Vegetable Korma

This dish is top – why eat that weird creamy mucky falsely colored stuff that many take-aways sell when you could make this fresh, subtly flavoured and delicate dish so easily!?  I serve this with the flatbreads which you can find the recipe for here.

There are two rules – when I’m talking about tablespoons, I mean tablespoons, not dessert spoons, and whatever type of spoon I’m talking about, I’m meaning big heaped spoonfuls – don’t be afraid of these flavours, you aren’t going to find it too hot or too much, I promise.  I’d probably use 18 cardamom pods, but I’m trying to make a recipe that suits most.

Ingredients for the sauce

Serves 6 (p.s. this freezes well, so make all this, then keep some in the freezer so next time it’s really easy)

250g unsalted cashew nuts, soaked in hot water for minimum of 2 hours (I likt to soack them for 6 hours though)

1 and a half large white (brown) onions
3 cloves garlic
40g fresh ginger (skin left on)
Half a bunch fresh coriander
1 red chilli

12 green cardamom pods
10 black peppercorns
1 tbsp coriander seeds

1.5 tbsp ground turmeric
Half tbsp garam masala
Half tsp cinnamon

1 pack (block) creamed coconut
3 tins of coconut milk (if you are in the UK, I really recommend Aldi’s coconut milk*)
400ml hot water
0.5 tbsp salt
1.5 tbsp sugar
100g sultanas


So, your cashews are soaking – they should be anyway.  Do it before you leave for work, just throw a kettle-full of water over them and go about your day. Then…when you get home:

  1. Take the onions, garlic, ginger, chilli and coriander and put them in a blender and blitz until finely chopped.
  2. In a large pan, heat some vegetable/sunflower/rapeseed oil and heat, add the mix from the blender and fry for a couple of minutes whist stirring.  Turn the heat down to the lowest, stick a lid on the pan and leave it for around 20 mins.  You don’t want to colour this, you just want to cook it until it is sweet and GOOD.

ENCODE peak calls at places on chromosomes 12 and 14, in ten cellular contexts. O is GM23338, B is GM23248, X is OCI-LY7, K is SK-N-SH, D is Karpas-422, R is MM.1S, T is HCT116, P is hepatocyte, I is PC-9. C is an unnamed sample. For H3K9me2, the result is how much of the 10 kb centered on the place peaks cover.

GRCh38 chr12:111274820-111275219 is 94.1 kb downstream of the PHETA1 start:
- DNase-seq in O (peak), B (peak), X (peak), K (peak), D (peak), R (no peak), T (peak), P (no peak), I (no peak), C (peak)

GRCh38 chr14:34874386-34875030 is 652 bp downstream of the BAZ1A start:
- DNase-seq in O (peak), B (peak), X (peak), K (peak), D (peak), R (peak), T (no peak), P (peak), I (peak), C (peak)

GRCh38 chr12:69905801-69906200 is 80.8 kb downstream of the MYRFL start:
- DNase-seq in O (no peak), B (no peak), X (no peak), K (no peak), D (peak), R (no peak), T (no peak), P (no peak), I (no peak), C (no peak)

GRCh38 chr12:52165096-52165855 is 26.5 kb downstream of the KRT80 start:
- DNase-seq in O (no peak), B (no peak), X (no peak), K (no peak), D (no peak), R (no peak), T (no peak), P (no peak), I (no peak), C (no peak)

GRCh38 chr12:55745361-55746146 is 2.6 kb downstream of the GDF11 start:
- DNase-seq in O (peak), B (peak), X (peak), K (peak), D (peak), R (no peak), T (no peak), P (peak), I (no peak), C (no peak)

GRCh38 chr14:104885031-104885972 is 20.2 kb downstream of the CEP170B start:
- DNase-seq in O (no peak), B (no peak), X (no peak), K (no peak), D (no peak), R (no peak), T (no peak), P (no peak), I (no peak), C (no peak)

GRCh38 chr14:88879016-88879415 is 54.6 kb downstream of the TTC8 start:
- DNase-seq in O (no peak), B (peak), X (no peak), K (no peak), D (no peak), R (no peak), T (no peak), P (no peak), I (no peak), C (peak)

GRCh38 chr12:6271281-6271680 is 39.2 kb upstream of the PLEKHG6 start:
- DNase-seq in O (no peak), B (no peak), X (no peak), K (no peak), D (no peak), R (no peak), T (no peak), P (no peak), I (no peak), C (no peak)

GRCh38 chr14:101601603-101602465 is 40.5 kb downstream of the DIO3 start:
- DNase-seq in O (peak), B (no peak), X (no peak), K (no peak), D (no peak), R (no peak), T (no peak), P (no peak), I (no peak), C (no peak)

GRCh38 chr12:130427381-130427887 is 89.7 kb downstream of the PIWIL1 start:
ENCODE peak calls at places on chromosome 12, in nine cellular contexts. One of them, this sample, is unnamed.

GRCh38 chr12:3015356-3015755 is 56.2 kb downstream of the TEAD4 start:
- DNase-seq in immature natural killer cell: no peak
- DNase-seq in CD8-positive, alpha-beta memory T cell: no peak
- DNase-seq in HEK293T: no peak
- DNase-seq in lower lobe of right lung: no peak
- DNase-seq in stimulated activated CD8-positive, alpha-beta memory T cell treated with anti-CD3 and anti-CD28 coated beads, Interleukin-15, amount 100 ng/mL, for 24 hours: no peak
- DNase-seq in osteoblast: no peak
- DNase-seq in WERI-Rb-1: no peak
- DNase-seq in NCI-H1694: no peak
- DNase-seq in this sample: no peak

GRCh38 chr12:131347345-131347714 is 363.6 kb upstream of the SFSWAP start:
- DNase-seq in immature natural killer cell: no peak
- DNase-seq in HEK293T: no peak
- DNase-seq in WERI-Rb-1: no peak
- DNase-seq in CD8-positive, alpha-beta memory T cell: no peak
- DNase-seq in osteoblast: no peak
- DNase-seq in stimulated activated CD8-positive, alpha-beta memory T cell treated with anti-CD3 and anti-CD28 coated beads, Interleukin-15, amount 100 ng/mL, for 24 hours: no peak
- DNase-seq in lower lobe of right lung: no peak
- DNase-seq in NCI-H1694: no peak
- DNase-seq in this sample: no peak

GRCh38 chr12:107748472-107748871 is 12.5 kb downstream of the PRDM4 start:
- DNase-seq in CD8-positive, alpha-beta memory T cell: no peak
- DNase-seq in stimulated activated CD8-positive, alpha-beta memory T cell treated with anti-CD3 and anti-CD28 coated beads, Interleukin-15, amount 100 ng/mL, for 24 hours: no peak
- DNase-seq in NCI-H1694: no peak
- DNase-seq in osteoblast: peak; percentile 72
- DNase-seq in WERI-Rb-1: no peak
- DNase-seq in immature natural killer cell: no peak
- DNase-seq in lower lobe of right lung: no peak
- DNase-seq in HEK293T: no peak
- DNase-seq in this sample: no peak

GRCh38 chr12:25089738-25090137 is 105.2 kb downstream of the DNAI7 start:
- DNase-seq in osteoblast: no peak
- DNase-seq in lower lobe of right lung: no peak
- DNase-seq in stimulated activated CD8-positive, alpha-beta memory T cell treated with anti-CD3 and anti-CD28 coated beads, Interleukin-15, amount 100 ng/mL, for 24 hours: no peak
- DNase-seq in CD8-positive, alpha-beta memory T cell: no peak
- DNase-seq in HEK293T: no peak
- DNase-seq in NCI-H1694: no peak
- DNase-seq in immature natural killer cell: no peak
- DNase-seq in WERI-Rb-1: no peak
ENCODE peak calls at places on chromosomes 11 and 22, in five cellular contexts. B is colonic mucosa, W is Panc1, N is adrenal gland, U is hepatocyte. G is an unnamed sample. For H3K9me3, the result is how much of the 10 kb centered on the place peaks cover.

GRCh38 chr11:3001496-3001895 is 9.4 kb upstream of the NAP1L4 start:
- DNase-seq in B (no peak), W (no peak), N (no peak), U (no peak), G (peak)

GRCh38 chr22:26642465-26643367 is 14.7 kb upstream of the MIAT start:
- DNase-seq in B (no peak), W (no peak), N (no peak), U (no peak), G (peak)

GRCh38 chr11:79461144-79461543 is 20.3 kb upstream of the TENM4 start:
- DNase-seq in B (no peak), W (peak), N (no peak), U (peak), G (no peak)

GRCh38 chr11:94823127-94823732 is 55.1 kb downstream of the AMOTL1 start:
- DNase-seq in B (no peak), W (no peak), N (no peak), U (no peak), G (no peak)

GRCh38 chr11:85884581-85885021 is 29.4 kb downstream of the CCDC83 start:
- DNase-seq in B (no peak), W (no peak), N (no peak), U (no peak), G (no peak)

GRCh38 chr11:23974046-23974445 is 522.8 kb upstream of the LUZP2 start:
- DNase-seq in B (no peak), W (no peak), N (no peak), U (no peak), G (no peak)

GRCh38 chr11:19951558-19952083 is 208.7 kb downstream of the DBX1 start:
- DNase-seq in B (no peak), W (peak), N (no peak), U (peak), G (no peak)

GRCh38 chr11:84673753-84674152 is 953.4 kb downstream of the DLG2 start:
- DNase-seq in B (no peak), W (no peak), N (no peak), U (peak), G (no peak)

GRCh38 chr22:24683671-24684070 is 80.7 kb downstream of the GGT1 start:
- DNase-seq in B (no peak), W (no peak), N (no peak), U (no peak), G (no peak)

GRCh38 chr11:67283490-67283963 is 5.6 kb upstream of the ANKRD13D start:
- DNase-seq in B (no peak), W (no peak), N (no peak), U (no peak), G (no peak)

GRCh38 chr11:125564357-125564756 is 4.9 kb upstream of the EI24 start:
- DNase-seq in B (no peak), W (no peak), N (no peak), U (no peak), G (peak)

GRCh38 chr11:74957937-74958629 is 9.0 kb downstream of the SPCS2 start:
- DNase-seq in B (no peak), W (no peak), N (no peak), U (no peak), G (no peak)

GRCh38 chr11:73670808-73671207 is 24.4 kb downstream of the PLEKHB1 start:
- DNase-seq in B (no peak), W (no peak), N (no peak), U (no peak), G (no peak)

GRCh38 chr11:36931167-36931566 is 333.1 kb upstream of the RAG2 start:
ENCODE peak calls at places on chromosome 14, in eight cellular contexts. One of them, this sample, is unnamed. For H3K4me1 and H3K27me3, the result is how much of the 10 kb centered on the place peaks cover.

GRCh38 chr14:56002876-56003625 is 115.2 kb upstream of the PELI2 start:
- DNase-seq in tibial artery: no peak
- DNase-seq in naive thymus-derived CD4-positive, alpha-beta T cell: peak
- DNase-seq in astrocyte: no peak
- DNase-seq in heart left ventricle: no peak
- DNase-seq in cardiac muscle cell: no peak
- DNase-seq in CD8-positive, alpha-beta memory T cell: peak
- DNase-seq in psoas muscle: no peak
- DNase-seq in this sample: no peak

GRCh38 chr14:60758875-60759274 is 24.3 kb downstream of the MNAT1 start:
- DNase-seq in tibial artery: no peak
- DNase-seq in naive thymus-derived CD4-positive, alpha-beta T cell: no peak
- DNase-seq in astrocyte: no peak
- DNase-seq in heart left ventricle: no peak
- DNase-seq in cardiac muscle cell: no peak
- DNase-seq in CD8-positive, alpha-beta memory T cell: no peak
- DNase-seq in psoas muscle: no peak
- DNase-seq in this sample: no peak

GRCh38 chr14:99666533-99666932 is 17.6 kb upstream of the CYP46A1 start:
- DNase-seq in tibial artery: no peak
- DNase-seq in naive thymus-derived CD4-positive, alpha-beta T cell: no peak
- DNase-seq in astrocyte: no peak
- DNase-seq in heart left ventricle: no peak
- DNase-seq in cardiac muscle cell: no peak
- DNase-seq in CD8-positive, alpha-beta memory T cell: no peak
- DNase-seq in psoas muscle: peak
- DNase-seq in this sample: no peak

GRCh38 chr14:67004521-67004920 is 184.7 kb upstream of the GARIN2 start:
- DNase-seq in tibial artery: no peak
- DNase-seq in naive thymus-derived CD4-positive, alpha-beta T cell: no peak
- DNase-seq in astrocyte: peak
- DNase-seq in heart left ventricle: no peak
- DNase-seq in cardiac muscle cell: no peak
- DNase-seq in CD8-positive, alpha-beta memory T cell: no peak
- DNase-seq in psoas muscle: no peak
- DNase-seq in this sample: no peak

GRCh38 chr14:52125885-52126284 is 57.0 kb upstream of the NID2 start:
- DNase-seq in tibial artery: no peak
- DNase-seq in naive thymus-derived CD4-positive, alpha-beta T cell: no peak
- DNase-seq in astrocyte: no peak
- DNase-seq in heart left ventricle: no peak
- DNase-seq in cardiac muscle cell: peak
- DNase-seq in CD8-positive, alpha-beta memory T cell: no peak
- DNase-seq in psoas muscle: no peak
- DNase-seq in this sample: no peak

3. Toast the cardamom pods, peppercorns and coriander seeds in a dry hot pan until you can smell them a little.  Grind up in a pestle and mortar. Discard the husks of the cardamom and retain the seeds. Grind to a powder.
  4. Drain the soaked cashews.  Add them to the blender with one tin of coconut milk, and the chopped block of coocnut cream.  Blend until as smooth as you can get it.  Add the spices you just ground, and the turmeric, garam masala and cinnamon.
  5. Throw this yellow creamy spicy dream into the onion pan.  Add the the other 2 tins of coconut milk and the water. Simmer all of this so the coconut cream melts.
  6. Add salt and sugar and sultanas.  Gently cook for a half hour.


So, that’s the sauce.  I think the longer it sits, the better, as the sultanas plump right up.  What to do with this sauce hey?  Well, I usually blanch (parboil) some broccoli, cauliflower and green beans, then add them to a hot oiled frying pan with a quartered tomato.  I let the tomato skin blister and the veg colour a bit before adding a spoonful of korma sauce, heating through and then I throw in some spinach.  I have also used the sauce on crispy pre-fried tofu and veg, but really, you can put this sauce over any ingredients you might use in a curry.  Serve with fresh coriander on top, and a nigella seed flatbread.

*Aldi’s coconut milk is 91% coconut – this is far higher than any other available. Reduced fat coconut milk is a false economy – please don’t buy it/fall for it! You just get more water added to the tin, so you get a thinner and less tasty sauce, for the same price.  You are literally paying the same for a watered down product which is not truly lower fat.If you want less fat, add less from the tin and add your own water.  You can freeze the rest in tupperware and use it another time. Check the back of the tin for coconut percentage and always get the highest.
















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